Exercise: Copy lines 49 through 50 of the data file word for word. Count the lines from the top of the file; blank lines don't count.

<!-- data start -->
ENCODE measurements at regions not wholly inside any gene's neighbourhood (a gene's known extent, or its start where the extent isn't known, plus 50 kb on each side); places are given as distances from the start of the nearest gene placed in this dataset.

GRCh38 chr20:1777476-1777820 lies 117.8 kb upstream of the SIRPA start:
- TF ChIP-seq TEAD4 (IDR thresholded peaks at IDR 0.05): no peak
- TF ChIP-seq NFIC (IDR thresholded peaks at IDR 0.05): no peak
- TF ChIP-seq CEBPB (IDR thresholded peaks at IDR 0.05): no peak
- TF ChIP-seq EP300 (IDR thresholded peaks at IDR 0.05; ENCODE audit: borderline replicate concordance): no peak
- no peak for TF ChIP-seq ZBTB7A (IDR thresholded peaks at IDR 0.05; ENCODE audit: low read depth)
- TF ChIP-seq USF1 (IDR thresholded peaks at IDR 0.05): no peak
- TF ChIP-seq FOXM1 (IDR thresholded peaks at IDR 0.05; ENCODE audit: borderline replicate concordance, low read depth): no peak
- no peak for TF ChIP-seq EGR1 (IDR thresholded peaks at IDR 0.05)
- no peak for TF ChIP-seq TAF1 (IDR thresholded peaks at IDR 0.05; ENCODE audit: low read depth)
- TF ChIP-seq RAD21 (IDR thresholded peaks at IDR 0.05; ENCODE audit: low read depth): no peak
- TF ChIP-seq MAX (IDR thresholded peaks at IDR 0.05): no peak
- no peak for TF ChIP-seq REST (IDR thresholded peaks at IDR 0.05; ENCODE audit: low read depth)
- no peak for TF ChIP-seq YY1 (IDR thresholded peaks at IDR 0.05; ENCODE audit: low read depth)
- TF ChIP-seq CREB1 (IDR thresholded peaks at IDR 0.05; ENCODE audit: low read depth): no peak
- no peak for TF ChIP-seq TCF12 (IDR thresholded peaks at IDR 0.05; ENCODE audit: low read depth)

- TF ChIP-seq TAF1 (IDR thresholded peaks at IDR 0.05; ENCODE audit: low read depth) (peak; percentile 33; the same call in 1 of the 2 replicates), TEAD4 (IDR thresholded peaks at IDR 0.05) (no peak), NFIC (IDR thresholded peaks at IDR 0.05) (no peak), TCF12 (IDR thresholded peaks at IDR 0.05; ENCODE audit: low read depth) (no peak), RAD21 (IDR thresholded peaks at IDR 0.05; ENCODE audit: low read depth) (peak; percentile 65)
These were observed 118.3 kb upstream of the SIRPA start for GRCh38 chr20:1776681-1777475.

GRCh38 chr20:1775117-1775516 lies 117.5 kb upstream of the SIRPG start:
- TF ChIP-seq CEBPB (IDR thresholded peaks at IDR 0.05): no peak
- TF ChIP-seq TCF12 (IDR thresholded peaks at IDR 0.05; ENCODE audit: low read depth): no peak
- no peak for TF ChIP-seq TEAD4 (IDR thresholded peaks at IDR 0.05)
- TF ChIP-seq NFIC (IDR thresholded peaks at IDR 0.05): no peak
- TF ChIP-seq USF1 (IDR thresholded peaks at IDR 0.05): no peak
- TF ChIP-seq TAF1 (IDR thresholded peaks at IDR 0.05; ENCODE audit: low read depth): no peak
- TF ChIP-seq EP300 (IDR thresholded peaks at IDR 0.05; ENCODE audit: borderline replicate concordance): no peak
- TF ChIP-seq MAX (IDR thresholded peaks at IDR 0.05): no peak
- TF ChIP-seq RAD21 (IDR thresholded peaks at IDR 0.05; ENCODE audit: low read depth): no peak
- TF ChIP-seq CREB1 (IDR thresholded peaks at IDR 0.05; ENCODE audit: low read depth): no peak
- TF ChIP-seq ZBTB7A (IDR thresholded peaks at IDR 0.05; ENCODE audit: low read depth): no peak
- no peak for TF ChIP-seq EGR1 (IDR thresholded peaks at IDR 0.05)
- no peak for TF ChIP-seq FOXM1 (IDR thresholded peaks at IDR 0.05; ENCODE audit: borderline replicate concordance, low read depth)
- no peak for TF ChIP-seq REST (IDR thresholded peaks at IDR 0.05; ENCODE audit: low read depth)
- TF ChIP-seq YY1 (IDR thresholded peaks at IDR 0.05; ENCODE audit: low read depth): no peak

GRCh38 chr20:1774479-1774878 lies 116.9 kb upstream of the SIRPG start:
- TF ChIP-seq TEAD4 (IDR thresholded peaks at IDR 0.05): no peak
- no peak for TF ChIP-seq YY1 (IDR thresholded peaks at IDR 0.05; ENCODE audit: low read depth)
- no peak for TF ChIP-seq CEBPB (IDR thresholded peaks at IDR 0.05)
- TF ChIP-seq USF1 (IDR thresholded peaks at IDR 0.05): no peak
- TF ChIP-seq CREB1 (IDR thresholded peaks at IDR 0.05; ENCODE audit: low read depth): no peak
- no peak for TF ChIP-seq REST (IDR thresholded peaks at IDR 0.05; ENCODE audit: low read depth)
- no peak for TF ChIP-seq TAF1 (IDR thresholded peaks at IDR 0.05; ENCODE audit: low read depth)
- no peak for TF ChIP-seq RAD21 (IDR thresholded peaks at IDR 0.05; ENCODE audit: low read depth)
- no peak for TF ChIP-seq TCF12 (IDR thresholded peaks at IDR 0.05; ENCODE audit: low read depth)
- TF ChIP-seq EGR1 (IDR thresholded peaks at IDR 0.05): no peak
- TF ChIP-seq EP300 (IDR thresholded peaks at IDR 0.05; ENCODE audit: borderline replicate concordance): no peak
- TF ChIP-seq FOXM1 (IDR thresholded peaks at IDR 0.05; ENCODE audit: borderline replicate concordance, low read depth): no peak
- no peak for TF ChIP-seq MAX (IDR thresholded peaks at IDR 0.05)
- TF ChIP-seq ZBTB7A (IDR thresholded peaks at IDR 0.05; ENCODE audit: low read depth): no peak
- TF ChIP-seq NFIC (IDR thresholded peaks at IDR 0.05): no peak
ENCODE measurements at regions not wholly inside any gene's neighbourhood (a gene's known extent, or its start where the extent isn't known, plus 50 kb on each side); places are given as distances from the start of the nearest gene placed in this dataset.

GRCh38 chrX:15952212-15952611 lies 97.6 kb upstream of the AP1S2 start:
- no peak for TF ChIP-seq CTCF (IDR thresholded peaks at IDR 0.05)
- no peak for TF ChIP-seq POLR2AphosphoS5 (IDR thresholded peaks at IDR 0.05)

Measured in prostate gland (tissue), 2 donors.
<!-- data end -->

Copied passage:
- no peak for TF ChIP-seq MAX (IDR thresholded peaks at IDR 0.05)
- TF ChIP-seq ZBTB7A (IDR thresholded peaks at IDR 0.05; ENCODE audit: low read depth): no peak